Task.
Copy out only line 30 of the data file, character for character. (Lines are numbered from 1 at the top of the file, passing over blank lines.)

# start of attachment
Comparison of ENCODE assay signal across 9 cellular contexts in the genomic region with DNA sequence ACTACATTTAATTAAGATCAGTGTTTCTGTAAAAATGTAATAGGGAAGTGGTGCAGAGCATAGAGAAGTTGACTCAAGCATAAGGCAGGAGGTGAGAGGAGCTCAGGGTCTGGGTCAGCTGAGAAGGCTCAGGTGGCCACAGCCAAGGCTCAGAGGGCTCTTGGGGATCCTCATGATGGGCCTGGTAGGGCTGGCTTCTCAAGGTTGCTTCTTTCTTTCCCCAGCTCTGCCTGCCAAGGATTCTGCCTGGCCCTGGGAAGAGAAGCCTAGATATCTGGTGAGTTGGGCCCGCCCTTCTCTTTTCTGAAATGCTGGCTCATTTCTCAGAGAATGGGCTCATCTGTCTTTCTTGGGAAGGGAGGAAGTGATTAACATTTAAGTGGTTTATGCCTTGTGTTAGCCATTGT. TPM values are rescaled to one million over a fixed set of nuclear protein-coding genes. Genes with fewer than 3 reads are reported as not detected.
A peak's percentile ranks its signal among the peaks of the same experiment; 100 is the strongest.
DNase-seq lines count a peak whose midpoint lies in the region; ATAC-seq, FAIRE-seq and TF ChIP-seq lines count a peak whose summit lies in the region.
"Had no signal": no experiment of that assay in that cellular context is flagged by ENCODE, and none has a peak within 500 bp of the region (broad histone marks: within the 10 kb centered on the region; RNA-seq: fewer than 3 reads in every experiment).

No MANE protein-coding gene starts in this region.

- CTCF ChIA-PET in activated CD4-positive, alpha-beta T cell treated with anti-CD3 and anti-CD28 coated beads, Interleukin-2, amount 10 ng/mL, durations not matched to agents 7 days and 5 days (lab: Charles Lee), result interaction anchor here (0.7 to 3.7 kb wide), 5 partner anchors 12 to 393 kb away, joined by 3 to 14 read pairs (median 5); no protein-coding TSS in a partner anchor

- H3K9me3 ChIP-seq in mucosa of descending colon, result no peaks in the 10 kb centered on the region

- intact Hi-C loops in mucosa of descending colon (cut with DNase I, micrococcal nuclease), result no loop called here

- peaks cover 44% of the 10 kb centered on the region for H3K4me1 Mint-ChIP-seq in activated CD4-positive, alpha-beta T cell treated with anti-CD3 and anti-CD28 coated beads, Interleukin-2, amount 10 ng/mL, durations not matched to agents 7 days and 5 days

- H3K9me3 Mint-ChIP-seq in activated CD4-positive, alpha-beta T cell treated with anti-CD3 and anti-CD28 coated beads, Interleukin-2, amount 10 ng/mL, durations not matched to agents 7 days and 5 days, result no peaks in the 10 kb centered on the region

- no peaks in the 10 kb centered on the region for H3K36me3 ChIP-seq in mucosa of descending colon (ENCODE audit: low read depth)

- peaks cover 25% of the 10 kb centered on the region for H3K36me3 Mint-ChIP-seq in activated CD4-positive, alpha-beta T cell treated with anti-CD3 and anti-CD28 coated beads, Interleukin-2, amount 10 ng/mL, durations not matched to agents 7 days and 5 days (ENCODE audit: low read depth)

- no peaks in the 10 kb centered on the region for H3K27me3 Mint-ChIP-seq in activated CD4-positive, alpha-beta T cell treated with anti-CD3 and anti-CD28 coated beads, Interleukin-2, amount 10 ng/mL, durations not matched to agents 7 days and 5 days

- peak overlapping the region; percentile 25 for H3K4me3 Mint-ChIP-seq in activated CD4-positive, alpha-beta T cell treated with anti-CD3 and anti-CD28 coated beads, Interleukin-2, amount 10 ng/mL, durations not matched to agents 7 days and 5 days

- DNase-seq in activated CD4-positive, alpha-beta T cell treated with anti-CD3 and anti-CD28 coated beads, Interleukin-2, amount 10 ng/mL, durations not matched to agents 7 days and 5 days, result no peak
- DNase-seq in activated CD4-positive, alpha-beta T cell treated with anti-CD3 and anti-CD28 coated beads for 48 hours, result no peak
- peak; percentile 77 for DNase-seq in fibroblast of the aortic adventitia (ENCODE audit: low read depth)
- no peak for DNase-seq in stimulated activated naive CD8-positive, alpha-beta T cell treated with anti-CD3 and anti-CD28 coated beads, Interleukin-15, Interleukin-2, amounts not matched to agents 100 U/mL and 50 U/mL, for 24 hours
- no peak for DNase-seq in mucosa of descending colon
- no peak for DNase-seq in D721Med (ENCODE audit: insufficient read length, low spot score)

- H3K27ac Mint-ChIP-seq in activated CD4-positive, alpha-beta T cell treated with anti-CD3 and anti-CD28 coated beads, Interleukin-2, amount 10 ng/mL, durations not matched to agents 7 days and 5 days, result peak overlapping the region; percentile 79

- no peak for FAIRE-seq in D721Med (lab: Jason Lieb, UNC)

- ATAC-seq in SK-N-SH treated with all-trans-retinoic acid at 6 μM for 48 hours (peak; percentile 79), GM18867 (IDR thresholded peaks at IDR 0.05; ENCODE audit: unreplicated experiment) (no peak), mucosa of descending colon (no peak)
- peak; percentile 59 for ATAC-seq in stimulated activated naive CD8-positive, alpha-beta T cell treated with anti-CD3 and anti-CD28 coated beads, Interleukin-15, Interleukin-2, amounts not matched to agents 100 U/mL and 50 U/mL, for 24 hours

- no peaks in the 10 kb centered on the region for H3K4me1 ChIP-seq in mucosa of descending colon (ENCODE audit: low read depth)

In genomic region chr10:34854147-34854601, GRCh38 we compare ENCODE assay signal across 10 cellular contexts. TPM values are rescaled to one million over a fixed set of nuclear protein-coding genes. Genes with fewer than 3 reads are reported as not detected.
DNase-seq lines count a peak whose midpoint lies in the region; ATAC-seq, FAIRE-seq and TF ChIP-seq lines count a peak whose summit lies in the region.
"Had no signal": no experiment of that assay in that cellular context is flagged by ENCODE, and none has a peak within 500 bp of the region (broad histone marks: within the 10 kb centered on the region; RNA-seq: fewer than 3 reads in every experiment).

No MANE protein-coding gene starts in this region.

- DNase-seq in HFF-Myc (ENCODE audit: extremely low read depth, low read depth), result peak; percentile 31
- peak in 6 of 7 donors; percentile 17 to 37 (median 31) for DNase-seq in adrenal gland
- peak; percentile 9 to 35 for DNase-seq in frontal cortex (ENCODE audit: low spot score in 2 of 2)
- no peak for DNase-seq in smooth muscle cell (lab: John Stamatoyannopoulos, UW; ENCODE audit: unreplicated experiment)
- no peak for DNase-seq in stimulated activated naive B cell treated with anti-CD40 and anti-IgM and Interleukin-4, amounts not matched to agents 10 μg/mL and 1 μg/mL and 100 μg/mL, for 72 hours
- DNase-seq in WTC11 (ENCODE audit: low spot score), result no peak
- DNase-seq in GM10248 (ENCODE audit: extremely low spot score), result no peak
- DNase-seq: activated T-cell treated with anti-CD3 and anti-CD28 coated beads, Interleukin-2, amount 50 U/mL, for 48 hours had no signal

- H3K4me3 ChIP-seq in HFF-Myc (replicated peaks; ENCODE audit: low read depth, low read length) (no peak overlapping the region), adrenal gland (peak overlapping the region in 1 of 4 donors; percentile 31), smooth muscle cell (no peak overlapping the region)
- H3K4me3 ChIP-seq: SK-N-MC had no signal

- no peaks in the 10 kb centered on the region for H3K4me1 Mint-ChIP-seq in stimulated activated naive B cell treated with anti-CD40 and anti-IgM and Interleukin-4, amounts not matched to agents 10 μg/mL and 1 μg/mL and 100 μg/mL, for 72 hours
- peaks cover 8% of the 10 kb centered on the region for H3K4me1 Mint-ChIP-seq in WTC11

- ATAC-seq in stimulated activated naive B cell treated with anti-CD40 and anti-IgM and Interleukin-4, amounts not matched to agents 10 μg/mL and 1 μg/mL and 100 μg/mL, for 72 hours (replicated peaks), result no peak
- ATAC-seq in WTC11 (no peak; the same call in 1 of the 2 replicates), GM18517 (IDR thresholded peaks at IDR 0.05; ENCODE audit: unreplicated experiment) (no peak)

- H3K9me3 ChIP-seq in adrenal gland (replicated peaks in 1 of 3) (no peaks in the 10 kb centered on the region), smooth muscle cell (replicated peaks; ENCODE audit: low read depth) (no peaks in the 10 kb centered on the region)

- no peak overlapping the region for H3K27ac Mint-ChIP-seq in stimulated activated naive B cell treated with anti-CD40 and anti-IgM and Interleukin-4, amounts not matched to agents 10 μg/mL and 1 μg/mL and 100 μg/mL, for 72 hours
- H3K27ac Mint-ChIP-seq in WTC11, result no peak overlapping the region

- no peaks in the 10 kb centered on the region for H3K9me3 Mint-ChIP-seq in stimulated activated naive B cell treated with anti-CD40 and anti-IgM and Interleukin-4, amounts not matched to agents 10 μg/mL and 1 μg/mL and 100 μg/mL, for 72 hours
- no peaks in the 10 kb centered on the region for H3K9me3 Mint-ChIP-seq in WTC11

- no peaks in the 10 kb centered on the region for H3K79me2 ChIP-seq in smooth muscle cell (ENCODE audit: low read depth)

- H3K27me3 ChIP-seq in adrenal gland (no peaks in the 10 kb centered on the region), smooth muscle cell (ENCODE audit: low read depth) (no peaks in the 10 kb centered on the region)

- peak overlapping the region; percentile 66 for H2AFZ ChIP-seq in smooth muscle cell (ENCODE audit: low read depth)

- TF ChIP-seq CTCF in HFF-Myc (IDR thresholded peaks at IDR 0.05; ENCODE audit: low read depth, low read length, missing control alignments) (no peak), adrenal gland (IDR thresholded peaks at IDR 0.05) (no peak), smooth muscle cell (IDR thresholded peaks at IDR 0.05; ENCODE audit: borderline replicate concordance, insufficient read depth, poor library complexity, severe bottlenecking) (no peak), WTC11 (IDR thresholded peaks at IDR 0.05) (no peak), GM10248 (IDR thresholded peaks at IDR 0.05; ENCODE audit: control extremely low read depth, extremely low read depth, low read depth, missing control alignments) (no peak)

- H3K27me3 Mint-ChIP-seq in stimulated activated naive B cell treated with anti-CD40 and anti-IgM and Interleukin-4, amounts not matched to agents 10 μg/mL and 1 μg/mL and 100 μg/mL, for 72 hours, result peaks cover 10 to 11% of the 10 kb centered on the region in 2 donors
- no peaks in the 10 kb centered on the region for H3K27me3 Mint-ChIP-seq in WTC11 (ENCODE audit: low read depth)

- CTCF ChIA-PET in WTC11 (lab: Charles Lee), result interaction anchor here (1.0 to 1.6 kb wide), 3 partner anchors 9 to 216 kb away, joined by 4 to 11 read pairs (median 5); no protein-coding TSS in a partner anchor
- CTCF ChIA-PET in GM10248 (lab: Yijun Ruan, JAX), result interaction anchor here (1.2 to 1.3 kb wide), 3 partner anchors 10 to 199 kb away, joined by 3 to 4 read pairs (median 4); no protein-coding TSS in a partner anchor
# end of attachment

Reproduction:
- DNase-seq in HFF-Myc (ENCODE audit: extremely low read depth, low read depth), result peak; percentile 31